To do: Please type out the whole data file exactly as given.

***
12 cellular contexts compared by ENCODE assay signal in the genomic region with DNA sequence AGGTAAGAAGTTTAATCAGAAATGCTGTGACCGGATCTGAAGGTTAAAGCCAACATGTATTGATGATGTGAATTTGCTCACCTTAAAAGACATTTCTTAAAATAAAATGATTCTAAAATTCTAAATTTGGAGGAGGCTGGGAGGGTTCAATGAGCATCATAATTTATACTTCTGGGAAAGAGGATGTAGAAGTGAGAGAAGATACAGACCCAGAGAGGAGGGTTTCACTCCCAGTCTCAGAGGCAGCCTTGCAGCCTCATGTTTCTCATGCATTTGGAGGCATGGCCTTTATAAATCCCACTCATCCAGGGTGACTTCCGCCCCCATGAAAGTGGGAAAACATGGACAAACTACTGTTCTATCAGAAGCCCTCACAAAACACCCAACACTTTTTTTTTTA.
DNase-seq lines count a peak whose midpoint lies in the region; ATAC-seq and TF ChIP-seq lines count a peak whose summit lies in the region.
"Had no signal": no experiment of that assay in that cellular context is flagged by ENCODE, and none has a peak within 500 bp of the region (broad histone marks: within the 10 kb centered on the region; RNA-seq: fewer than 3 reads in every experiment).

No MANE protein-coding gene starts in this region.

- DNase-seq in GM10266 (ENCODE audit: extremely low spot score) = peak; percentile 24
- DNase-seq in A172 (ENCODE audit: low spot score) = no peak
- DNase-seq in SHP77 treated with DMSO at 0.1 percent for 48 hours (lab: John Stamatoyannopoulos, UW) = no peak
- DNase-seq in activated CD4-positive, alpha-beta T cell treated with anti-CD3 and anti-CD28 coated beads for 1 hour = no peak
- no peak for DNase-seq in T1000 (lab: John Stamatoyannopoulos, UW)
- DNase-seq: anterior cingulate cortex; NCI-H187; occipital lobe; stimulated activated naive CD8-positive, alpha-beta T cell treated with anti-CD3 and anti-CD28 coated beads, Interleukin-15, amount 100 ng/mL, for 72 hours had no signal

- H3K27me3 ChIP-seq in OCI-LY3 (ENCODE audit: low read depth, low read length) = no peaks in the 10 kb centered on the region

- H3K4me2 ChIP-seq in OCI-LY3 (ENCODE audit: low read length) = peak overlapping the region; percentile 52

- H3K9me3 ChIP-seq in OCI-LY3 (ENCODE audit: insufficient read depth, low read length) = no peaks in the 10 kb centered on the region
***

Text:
12 cellular contexts compared by ENCODE assay signal in the genomic region with DNA sequence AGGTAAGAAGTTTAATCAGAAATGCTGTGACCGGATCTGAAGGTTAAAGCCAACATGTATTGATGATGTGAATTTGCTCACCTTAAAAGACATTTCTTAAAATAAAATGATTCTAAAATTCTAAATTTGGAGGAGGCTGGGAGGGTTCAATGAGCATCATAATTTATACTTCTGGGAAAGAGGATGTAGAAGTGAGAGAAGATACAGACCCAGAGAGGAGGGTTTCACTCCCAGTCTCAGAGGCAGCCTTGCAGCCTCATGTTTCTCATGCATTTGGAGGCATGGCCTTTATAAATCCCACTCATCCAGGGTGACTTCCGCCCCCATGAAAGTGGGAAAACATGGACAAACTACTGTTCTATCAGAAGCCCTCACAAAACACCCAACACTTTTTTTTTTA.
DNase-seq lines count a peak whose midpoint lies in the region; ATAC-seq and TF ChIP-seq lines count a peak whose summit lies in the region.
"Had no signal": no experiment of that assay in that cellular context is flagged by ENCODE, and none has a peak within 500 bp of the region (broad histone marks: within the 10 kb centered on the region; RNA-seq: fewer than 3 reads in every experiment).

No MANE protein-coding gene starts in this region.

- DNase-seq in GM10266 (ENCODE audit: extremely low spot score) = peak; percentile 24
- DNase-seq in A172 (ENCODE audit: low spot score) = no peak
- DNase-seq in SHP77 treated with DMSO at 0.1 percent for 48 hours (lab: John Stamatoyannopoulos, UW) = no peak
- DNase-seq in activated CD4-positive, alpha-beta T cell treated with anti-CD3 and anti-CD28 coated beads for 1 hour = no peak
- no peak for DNase-seq in T1000 (lab: John Stamatoyannopoulos, UW)
- DNase-seq: anterior cingulate cortex; NCI-H187; occipital lobe; stimulated activated naive CD8-positive, alpha-beta T cell treated with anti-CD3 and anti-CD28 coated beads, Interleukin-15, amount 100 ng/mL, for 72 hours had no signal

- H3K27me3 ChIP-seq in OCI-LY3 (ENCODE audit: low read depth, low read length) = no peaks in the 10 kb centered on the region

- H3K4me2 ChIP-seq in OCI-LY3 (ENCODE audit: low read length) = peak overlapping the region; percentile 52

- H3K9me3 ChIP-seq in OCI-LY3 (ENCODE audit: insufficient read depth, low read length) = no peaks in the 10 kb centered on the region